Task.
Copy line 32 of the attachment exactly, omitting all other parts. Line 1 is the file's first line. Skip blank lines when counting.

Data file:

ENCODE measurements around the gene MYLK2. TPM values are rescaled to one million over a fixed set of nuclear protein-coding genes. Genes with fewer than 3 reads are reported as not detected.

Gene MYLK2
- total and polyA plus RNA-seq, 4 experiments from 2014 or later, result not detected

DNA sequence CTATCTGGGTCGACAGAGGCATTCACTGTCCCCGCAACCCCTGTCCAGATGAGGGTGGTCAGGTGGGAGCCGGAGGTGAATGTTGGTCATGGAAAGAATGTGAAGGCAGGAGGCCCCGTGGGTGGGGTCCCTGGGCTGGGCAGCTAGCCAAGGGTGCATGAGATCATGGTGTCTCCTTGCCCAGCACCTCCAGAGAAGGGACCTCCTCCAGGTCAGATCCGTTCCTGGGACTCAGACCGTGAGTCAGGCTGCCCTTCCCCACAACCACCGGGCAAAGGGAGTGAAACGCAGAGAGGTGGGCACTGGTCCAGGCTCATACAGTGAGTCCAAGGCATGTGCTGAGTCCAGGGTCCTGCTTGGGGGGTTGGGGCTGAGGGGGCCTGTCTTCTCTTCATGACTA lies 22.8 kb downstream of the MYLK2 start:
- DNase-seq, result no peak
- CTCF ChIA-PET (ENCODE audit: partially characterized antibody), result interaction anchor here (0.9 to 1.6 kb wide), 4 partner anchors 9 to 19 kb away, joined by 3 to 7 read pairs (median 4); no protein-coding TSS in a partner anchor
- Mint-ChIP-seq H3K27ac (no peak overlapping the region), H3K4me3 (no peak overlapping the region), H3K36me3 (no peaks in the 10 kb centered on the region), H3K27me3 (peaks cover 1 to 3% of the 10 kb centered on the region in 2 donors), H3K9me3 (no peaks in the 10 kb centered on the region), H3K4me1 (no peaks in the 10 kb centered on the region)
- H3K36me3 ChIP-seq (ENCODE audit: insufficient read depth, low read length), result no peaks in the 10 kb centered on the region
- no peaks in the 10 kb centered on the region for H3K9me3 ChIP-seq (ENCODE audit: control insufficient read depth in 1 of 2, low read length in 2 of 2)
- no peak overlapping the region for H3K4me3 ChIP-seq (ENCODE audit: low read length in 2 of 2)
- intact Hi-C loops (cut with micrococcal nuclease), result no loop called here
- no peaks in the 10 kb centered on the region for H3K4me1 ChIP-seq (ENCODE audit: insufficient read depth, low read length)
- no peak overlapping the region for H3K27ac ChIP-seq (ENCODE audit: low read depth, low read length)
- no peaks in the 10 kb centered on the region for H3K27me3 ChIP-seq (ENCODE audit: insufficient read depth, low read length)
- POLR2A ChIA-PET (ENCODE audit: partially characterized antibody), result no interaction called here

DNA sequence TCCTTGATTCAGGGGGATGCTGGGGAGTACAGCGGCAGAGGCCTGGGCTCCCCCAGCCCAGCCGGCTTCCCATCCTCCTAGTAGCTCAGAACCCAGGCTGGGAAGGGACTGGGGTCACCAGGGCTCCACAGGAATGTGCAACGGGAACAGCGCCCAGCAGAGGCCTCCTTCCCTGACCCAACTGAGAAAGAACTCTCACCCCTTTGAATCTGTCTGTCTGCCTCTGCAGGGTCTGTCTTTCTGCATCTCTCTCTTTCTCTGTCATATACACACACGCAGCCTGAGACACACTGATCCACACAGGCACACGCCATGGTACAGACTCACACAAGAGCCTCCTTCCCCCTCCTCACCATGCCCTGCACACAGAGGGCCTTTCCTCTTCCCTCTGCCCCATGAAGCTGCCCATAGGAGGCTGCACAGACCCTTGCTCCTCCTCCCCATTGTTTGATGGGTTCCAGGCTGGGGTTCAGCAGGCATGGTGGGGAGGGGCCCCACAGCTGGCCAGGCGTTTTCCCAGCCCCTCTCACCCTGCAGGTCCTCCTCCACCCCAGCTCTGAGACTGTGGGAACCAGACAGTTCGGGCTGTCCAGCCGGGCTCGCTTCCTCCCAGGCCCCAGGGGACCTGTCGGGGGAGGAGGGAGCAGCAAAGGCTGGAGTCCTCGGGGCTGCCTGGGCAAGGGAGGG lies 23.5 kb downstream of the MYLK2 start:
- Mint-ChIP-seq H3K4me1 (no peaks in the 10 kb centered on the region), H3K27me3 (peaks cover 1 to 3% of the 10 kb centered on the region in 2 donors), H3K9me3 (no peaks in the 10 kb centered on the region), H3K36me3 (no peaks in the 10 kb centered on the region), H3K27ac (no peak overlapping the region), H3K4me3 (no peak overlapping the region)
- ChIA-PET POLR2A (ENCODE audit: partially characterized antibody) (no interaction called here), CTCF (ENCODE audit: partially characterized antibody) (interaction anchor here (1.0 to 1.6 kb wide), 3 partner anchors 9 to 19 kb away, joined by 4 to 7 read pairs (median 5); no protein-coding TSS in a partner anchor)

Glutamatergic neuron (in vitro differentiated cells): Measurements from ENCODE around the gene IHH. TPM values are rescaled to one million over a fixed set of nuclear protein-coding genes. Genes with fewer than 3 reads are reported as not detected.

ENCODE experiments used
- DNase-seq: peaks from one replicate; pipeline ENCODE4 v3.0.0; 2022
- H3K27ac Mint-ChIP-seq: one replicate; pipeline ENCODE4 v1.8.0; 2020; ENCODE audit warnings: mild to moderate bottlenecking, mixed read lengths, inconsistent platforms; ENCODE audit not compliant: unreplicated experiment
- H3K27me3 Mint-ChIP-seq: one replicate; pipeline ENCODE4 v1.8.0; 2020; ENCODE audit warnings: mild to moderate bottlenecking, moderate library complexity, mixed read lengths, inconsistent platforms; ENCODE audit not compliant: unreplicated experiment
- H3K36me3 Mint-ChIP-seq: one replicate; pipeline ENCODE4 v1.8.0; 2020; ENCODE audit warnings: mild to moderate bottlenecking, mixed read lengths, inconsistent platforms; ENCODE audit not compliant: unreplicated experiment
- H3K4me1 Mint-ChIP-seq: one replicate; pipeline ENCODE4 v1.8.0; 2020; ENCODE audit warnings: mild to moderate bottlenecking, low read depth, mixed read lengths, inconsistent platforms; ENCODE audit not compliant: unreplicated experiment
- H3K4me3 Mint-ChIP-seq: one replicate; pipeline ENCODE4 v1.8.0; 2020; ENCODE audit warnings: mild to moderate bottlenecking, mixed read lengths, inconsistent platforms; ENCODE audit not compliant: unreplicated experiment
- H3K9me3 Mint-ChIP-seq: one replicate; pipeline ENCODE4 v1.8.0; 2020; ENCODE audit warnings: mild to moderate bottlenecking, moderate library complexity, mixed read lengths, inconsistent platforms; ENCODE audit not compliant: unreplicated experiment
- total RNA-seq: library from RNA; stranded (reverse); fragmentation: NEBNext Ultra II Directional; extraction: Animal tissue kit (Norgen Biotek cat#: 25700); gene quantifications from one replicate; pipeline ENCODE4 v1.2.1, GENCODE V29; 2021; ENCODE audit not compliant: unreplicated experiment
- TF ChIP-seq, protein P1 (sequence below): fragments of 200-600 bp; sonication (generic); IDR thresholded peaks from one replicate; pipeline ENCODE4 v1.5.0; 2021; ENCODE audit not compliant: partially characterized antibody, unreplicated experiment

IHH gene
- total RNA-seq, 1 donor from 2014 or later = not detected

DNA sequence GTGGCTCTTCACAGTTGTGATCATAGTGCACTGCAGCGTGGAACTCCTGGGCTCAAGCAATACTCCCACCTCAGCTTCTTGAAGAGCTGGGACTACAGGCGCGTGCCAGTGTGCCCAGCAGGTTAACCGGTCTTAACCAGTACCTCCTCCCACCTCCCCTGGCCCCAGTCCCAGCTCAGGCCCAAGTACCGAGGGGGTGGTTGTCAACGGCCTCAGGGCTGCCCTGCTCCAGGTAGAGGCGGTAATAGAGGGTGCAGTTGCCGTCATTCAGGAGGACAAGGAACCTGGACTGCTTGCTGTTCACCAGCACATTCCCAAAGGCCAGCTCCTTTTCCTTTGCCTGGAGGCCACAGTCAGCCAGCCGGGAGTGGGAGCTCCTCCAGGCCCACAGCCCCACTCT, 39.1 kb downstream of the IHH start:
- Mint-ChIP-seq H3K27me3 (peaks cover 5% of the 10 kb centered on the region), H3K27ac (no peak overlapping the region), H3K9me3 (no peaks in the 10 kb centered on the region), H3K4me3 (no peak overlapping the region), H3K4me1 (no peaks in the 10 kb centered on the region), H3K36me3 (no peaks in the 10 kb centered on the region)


DNA sequence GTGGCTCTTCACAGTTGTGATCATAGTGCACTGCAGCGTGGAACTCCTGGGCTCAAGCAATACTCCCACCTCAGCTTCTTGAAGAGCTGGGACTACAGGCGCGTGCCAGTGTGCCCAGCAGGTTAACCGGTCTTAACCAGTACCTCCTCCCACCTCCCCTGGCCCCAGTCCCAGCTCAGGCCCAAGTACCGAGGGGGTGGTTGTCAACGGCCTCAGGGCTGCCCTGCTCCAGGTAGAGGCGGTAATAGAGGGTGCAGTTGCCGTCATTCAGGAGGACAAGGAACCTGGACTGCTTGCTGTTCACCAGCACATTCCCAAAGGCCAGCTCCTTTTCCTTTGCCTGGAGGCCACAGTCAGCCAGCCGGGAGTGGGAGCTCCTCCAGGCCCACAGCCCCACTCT, 39.1 kb downstream of the IHH start: